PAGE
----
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Date: 06-06-2017

Case Style: Herring Bancorp, Inc.; C.C. Burgess; and C. Campbell Burgess v. John Mikkelsen, acting solely in his capacity as Trustee of the John Mikkelsen Trust

Case Number: 07-15-00327-CV

Judge: Pirtle

Court: Texas Court of Appeals, Seventh District on appeal from the 46th District Court of Wilbarger County

Plaintiff's Attorney: Steve. Gilstrap, Manuel Berrelez, Cornell D. Curtis and Thomas S. Leatherbury for Herring Bancorp, Inc.

Defendant's Attorney: Not Available

Description: This appeal arises from a minority shareholder claim contesting the validity of a stock redemption purportedly implemented in violation of the articles of incorporation of a closely-held corporation and the related claims of minority oppression and breach of fiduciary duties. Appellants, Herring Bancorp, Inc., C.C. Burgess, and C. Campbell
Burgess, contend the trial court erred by setting aside Herring Bancorp’s redemption of 300 shares of preferred stock owned by Appellee, John Mikkelsen, in his capacity as Trustee of the John Mikkelsen Trust, because those shares were properly redeemed as part of Herring Bancorp’s conversion from a Subchapter C corporation to a Subchapter S corporation.1 Appellants further contend the minority oppression and breach of fiduciary duty claims are inapposite to the facts of this case, and the trial court erred by awarding the recovery of damages and attorney’s fees to Appellee based on any alleged theory. Appellants further assert the trial court erred in failing to award attorney’s fees to them. By a cross-appeal, Appellee contends the trial court erred by denying discovery of certain net worth information and by excluding evidence relevant to his claim for exemplary damages. We reverse and render.
BACKGROUND
Herring National Bank became a chartered bank in 1903. From 1982 to 1997, Appellee served as Chairman of that bank. Appellee’s wife’s family has had ties to Herring National Bank since its founding. Around 1972, C.C. Burgess purchased stock in Herring National Bank and he was elected to its Board of Directors shortly thereafter.
In 1984, Herring Bancorp, Inc. was formed as a holding company for Herring National Bank. Appellee was a shareholder and he served as Chairman of Herring Bancorp from its inception until 1992. At all times relevant to this matter, C.C. Burgess was also a shareholder and director of Herring Bancorp.
1 Technically, there were two purported redemptions—one in 2006 and another “re-redemption” of the same 300 shares in 2013. At the time of the 2006 redemption, Mikkelsen’s brother, Mallory, was a partial owner of the disputed shares of preferred stock; however, he assigned his shares to Appellee in June 2008.
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In 1992, control of Herring Bancorp shifted away from Appellee and in favor of C.C. Burgess and C. Campbell Burgess when a special shareholder’s meeting was called and a new Board of Directors was elected. In response to the change in control, certain shareholders (including Appellee) filed a quo warranto lawsuit challenging the newly-elected board. Appellee’s interest in the litigation was resolved when he and his family agreed to sell the Burgesses 10,000 shares, effectively giving control of the corporation to them. In return, Appellee was given a five-year contract to serve as Chairman and Chief Executive Officer of the bank until December 31, 1997. In January of 1998, Appellee sold his remaining 280 shares back to the corporation and was, at that time, completely disassociated with Herring Bancorp and Herring National Bank. Seven years later, in 2005, Appellee’s mother passed away and he and his brother, Mallory, each inherited 150 shares of Herring Bancorp preferred stock.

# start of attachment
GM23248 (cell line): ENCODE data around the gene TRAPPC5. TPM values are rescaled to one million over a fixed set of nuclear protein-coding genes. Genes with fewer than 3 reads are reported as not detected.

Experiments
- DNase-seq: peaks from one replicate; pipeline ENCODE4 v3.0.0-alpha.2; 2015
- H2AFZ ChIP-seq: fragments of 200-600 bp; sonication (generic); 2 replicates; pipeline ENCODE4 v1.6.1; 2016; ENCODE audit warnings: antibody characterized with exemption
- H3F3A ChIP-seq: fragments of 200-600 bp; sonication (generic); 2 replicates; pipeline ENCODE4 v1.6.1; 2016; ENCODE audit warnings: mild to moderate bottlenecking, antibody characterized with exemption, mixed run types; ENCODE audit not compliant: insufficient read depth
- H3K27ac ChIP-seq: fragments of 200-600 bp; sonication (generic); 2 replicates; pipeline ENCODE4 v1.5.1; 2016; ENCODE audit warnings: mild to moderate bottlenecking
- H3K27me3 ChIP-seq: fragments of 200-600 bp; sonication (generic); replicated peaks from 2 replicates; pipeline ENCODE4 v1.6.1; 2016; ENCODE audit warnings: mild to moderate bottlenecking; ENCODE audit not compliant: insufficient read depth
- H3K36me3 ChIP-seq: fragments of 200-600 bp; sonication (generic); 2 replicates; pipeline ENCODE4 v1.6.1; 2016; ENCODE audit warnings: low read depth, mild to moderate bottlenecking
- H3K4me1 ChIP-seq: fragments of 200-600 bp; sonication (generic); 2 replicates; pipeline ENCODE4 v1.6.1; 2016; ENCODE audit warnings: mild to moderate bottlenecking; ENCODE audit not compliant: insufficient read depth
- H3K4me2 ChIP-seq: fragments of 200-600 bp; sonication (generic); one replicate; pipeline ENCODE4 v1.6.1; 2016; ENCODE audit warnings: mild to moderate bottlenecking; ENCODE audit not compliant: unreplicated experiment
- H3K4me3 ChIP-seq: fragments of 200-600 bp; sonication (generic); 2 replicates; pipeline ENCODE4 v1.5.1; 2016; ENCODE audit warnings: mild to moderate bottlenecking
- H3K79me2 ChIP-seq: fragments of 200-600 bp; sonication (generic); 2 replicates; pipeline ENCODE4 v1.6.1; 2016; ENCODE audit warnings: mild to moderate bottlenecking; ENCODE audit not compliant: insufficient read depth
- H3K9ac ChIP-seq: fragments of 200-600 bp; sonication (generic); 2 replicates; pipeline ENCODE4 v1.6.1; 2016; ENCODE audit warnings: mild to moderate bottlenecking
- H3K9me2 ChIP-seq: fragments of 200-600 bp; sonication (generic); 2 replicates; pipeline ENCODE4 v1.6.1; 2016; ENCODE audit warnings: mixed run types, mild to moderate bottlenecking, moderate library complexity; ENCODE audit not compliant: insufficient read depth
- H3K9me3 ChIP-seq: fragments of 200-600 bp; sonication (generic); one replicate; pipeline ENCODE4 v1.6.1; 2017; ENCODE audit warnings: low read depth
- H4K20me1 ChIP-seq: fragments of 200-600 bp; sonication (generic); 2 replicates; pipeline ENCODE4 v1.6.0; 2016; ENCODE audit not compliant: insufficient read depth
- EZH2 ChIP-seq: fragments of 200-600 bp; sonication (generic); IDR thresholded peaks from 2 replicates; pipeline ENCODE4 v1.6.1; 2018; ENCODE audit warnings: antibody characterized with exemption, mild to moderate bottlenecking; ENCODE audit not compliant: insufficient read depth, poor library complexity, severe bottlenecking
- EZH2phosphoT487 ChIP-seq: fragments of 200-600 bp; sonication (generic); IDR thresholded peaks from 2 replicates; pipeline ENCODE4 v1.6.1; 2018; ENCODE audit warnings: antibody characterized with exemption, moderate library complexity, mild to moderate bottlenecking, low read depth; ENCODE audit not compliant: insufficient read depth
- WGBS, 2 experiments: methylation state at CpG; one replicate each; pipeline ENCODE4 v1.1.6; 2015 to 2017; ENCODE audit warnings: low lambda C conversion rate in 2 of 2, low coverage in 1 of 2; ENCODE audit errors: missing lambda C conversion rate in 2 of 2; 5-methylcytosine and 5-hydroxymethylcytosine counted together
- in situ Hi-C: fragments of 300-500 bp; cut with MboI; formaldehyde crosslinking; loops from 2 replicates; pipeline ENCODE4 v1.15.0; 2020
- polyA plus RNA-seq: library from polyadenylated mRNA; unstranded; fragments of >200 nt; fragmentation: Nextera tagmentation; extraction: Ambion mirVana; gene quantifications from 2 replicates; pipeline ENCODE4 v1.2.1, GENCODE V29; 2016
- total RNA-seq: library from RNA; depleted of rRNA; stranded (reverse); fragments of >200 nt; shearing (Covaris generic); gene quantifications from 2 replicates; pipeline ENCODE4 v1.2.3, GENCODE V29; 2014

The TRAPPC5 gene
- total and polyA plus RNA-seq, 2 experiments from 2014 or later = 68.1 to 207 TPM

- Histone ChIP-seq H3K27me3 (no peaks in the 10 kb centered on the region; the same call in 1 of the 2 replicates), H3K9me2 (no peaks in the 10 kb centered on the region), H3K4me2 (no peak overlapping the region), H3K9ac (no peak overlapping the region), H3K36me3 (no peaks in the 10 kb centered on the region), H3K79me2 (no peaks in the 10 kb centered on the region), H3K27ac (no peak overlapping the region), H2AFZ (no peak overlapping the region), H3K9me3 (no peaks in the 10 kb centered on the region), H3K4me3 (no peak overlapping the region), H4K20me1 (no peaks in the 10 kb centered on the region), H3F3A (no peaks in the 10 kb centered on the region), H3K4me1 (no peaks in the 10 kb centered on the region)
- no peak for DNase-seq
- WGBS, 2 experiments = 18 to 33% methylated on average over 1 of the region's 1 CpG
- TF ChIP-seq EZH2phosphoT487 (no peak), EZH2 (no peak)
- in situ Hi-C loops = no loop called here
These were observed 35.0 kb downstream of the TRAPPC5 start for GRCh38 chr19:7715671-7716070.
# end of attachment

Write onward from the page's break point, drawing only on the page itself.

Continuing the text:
A year later, Appellee discovered that Herring Bancorp was exploring the possibility of converting from a Subchapter C corporation to a Subchapter S corporation. To comply with Internal Revenue Service requirements, a Subchapter S corporation can only have one class of outstanding capital stock and no more than 100 shareholders, making it necessary for Herring Bancorp to eliminate the preferred class of shares.2 In order to accomplish the process of consolidating all nonvoting shares into one class, the Board of Directors of Herring Bancorp formed a committee to determine which preferred
2 According to its Articles of Incorporation, as amended, Herring Bancorp had four “classes” of stock (Class A Nonvoting Common Stock, Class B Nonvoting Common Stock, Class C Voting Common Stock, and Preferred Stock). Notwithstanding this designation of four separate classes, for purposes of determining whether a corporation qualifies for conversion to a Subchapter S corporation, the voting rights between shares is disregarded. Therefore, upon elimination of the preferred stock class of shares, Herring Bancorp had only “one class of outstanding capital stock” for purposes of conversion to Subchapter S status.
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shares would be exchanged for common stock and which would be redeemed in accordance with the redemption provisions contained in paragraph 5 of the Articles of Incorporation.3